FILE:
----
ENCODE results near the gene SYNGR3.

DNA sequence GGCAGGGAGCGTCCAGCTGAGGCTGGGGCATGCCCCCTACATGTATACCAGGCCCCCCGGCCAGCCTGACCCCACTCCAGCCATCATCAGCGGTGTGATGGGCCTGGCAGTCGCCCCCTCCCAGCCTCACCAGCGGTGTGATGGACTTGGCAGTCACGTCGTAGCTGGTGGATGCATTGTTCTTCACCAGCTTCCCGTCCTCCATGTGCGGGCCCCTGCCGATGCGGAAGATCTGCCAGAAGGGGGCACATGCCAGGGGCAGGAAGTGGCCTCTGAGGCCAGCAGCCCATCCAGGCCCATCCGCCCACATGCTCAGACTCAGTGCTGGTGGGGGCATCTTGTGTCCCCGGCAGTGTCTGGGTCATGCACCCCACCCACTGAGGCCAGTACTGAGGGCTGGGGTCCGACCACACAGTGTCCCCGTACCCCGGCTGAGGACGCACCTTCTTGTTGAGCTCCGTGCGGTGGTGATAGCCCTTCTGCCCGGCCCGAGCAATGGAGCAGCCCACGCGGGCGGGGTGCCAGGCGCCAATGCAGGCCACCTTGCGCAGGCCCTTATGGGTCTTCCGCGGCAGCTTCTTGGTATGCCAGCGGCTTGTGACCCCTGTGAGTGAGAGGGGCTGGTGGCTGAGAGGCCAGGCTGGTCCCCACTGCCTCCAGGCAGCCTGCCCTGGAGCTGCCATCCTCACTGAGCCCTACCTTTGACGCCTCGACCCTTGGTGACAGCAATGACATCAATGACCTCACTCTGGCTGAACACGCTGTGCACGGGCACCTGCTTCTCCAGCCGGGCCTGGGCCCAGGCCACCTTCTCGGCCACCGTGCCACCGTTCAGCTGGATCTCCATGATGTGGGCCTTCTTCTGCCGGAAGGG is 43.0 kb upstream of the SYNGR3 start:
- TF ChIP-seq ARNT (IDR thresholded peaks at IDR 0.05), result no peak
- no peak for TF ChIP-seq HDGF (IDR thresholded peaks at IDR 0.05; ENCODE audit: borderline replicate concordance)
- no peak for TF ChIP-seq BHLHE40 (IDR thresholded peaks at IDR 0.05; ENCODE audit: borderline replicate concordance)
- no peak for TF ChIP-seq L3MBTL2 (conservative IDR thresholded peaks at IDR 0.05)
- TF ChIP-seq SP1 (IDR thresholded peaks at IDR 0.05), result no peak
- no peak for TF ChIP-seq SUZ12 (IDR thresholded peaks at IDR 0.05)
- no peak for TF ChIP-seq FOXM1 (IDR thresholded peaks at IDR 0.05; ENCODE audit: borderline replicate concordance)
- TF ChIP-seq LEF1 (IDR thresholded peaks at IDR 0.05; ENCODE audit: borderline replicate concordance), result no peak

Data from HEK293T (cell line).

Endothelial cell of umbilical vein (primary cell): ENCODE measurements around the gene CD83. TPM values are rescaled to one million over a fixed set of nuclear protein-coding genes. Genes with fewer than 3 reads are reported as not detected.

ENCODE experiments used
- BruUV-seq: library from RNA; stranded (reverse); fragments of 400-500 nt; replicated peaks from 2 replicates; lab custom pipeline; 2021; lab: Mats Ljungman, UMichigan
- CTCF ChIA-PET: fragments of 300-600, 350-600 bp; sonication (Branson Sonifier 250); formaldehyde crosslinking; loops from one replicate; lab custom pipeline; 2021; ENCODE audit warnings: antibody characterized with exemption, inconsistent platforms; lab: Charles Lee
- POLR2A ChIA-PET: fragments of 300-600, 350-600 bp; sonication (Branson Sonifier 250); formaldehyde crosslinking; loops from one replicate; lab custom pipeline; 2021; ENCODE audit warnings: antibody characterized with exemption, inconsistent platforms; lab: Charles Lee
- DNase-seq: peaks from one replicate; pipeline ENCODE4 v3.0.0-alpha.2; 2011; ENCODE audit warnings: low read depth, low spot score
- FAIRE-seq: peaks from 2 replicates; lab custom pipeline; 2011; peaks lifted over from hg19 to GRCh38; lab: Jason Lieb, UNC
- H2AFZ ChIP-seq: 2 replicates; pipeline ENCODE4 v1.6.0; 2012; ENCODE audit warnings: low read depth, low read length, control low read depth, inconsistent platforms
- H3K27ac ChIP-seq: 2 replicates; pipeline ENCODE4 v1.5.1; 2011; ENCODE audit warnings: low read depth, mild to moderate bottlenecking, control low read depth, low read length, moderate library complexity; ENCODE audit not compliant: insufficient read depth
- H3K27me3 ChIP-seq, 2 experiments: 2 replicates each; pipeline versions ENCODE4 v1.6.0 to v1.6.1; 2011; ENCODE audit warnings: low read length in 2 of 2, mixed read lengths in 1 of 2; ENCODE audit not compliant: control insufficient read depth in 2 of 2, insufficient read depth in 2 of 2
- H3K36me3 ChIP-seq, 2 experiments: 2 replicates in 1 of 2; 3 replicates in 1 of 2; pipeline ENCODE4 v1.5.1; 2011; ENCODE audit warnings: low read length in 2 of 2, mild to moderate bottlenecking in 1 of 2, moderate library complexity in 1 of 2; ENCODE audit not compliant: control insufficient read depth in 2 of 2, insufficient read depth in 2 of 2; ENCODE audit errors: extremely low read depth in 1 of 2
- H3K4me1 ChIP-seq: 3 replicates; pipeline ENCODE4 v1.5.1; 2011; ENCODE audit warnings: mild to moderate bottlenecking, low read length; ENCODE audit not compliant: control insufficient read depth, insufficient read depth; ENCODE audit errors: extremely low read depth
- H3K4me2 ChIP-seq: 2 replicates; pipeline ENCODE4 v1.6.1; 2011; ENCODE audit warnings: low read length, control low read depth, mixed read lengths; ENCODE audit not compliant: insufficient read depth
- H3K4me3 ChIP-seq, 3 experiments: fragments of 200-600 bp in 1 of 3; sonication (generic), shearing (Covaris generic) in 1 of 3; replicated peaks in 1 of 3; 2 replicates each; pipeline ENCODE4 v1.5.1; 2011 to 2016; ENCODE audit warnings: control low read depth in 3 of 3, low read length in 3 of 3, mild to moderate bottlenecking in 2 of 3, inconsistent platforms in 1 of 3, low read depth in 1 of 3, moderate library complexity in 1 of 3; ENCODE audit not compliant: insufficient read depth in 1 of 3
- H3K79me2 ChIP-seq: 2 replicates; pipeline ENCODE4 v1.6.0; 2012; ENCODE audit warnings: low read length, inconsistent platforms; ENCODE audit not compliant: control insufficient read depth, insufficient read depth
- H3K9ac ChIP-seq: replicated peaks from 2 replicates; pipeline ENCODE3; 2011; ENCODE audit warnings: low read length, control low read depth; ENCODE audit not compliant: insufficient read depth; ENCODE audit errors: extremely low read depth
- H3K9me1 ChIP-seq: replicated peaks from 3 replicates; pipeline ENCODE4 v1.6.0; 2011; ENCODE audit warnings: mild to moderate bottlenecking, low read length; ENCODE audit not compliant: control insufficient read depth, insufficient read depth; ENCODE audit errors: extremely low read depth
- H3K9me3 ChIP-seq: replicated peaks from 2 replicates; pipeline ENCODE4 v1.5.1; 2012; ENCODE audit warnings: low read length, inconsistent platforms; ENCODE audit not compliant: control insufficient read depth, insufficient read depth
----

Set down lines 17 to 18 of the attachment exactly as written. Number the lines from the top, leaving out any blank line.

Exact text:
- DNase-seq: peaks from one replicate; pipeline ENCODE4 v3.0.0-alpha.2; 2011; ENCODE audit warnings: low read depth, low spot score
- FAIRE-seq: peaks from 2 replicates; lab custom pipeline; 2011; peaks lifted over from hg19 to GRCh38; lab: Jason Lieb, UNC